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New study establishes link between climate change, conflict and migration

5 February 20190 comments

A ground-breaking new study has produced the first provable link between climate change, conflict and international migration.

The study by researchers at the University of East Anglia, in the UK, is the first to provide an empirically established causal path from climate change to conflict to cross-border migration.

The study analyses data from 157 countries between 2006 and 2015 and provides strong evidence of particular areas and times where a causal relationship between climate change, conflict, and migration across the world had a profound impact.

In one case study, the report’s authors argue that in the countries affected by the Arab Spring between 2010 and 2012 there were climatic extreme conditions and severe drought which raised the likelihood of armed conflict to be a statistically significant explanatory factor of asylum-seeking.

“We can say the effect of climate change on migration is causal, and it operates through conflict,” said Raya Muttarak, one of the report’s authors.

Despite the lack of robust empirical evidence, a growing number of media reports attempt to link climate change to the ongoing violent conflicts in Syria and other parts of the world, as well as to the migration crisis in Europe.

Exploiting bilateral data on asylum seeking applications for 157 countries over the period 2006–2015, we assess the determinants of refugee flows using a gravity model which accounts for endogenous selection in order to examine the causal link between climate, conflict and forced migration.

“Our results indicate that climatic conditions, by affecting drought severity and the likelihood of armed conflict, played a significant role as an explanatory factor for asylum seeking in the period 2011–2015,” the report said.

The effect of climate on conflict occurrence is particularly relevant for countries in Western Asia in the period 2010–2012 during when many countries were undergoing political transformation.

This finding suggests that the impact of climate on conflict and asylum seeking flows is limited to specific time period and contexts.

“Our model supports the case for causal linkages for the period 2010–2012, where global refugee flow dynamics were dominated by asylum seekers originating from Syria and countries affected by the Arab spring, as well as flows related to war episodes in Sub-Saharan Africa,” the report said.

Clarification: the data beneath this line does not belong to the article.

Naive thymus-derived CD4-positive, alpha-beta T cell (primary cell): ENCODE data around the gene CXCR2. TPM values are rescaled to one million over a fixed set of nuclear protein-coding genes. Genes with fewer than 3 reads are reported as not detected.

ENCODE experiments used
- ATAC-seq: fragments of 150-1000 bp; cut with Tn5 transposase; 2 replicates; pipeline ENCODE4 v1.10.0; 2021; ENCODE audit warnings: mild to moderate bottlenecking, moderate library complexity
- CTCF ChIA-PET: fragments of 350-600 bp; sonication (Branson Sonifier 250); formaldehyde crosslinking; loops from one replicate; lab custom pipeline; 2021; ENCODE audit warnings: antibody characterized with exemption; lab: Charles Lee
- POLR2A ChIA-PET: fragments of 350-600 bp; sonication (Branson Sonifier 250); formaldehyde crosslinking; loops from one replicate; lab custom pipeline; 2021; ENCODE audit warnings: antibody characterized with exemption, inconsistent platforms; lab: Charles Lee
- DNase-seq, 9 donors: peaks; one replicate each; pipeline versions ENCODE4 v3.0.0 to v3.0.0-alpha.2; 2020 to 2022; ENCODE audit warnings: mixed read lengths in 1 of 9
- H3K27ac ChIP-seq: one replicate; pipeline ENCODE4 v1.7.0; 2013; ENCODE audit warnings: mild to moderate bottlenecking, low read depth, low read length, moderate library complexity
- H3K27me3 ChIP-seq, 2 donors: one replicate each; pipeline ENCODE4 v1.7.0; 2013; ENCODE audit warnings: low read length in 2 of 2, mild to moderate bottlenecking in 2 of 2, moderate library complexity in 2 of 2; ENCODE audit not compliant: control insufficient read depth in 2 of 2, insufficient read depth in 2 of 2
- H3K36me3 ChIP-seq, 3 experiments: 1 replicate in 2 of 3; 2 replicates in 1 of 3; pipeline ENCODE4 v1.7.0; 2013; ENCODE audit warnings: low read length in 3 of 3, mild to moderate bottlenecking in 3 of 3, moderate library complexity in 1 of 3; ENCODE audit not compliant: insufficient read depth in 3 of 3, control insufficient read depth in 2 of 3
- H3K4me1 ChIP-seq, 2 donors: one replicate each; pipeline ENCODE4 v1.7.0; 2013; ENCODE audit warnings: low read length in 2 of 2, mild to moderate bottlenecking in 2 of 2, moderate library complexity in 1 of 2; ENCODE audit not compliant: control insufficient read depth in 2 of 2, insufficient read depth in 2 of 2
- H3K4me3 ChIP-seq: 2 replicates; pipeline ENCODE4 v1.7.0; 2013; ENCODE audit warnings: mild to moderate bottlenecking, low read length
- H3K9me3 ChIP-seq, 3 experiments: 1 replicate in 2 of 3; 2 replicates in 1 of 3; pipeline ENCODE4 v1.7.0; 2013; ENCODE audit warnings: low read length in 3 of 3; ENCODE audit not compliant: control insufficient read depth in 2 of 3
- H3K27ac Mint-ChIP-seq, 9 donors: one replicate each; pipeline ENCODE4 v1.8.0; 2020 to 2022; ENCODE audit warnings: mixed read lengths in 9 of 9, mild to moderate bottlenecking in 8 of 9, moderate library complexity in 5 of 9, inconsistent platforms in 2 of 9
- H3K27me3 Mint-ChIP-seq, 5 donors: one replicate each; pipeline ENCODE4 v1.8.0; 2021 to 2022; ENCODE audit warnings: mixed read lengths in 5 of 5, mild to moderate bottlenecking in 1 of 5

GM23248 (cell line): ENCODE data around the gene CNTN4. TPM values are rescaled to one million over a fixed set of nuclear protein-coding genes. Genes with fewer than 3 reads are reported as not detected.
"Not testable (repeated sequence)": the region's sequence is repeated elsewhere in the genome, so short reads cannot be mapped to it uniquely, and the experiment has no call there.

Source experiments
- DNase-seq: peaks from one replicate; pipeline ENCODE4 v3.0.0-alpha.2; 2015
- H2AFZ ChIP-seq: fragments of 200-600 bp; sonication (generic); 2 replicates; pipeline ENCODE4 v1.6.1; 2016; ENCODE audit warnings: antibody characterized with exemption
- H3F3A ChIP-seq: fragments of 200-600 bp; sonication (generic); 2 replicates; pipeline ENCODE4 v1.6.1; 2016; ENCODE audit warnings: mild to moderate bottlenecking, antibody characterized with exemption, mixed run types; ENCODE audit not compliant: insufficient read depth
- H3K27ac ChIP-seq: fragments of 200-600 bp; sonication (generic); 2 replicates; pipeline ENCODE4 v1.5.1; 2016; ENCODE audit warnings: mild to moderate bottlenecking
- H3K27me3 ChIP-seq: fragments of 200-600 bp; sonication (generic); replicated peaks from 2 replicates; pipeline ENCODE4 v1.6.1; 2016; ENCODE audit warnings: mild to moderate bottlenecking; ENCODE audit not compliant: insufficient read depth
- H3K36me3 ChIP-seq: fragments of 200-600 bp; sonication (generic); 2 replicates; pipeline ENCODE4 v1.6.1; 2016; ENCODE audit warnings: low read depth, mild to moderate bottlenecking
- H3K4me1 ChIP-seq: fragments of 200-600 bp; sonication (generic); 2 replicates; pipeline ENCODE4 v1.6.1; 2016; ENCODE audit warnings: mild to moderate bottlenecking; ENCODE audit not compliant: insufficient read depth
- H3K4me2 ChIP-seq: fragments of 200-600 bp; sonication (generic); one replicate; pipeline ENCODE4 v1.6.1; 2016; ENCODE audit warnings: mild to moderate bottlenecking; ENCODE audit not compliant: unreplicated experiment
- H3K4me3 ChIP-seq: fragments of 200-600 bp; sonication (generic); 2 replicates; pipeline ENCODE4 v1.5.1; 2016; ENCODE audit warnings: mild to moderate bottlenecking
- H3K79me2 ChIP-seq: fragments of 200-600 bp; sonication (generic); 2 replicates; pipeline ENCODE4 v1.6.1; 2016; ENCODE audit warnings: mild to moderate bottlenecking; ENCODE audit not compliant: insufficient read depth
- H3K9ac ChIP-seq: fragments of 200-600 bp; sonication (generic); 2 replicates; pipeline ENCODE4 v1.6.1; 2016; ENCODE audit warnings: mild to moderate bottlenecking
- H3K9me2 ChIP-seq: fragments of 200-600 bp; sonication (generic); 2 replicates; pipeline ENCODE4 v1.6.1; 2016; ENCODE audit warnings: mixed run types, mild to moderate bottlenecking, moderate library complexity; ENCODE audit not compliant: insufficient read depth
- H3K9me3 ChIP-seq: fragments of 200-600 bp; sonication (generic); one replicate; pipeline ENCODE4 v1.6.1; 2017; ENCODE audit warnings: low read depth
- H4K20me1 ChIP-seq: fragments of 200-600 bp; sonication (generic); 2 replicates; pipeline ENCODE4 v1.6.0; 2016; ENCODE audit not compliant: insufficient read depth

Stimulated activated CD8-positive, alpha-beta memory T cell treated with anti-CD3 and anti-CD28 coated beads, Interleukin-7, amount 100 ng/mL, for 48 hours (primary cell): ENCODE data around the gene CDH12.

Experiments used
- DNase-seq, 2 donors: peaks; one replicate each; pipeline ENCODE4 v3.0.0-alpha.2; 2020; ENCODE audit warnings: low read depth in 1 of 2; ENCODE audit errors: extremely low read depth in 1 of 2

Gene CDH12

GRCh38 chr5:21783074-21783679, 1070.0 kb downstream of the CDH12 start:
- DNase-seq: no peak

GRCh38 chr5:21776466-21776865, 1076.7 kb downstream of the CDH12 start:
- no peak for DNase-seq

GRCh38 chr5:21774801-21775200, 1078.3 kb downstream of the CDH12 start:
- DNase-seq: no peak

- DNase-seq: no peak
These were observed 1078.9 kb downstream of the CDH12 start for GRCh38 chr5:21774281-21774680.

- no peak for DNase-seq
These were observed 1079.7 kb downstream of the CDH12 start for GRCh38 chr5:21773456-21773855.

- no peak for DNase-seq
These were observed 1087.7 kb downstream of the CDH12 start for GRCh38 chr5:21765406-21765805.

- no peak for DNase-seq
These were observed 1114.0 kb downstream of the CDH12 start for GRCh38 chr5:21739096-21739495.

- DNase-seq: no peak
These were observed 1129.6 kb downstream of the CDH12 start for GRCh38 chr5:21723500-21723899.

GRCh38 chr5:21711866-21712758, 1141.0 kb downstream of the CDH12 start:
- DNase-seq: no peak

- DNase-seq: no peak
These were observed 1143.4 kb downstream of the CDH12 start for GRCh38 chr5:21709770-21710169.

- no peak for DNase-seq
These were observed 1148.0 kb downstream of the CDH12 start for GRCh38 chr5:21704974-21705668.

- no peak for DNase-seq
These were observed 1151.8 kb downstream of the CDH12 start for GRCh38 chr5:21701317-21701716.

“Excluding these regions from the analysis provides further statistical evidence, that the link between climate shocks, conflict and subsequent migration flows might rather be interpreted as a local phenomenon and therefore very specific to these regions,” it said.

“Indeed, our study shows that an increase in drought episodes can drive outmigration through exacerbating conflict in a country with some level of democracy.

“Climate change thus will not generate asylum seeking everywhere but likely in a country undergoing political transformation where conflict represents a form of population discontent towards inefficient response of the government to climate impacts,” the report said.

The researchers said improving the adaptive capacity to deal with the effects of climate change in developing economies may have additional returns by reducing the likelihood of conflict and thus forced migration out-flows.

“From a policy point of views, our empirical analysis provides backing to some of the arguments for conceptualising global responses to climate change also in the framework of national security considerations and human security concerns,” they said.

“The integration of concerns related to conflict-driven forced migration in the current policy discourse concerning actions to combat climate change appears particularly urgent in the context of the targets defined by the Sustainable Development Goals (SDGs).

“The link between climate change and migration is not made explicit in the SDGs, which focus on adaptation measures and do not treat forced migration and climate change as interrelated phenomena which may be moderated by conflict on set.

“The results presented provide empirical backing to the connection of these two policy goals in the design of climate change responses at the global level, the researchers said.


Laurie Nowell

AMES Australia Senior Journalist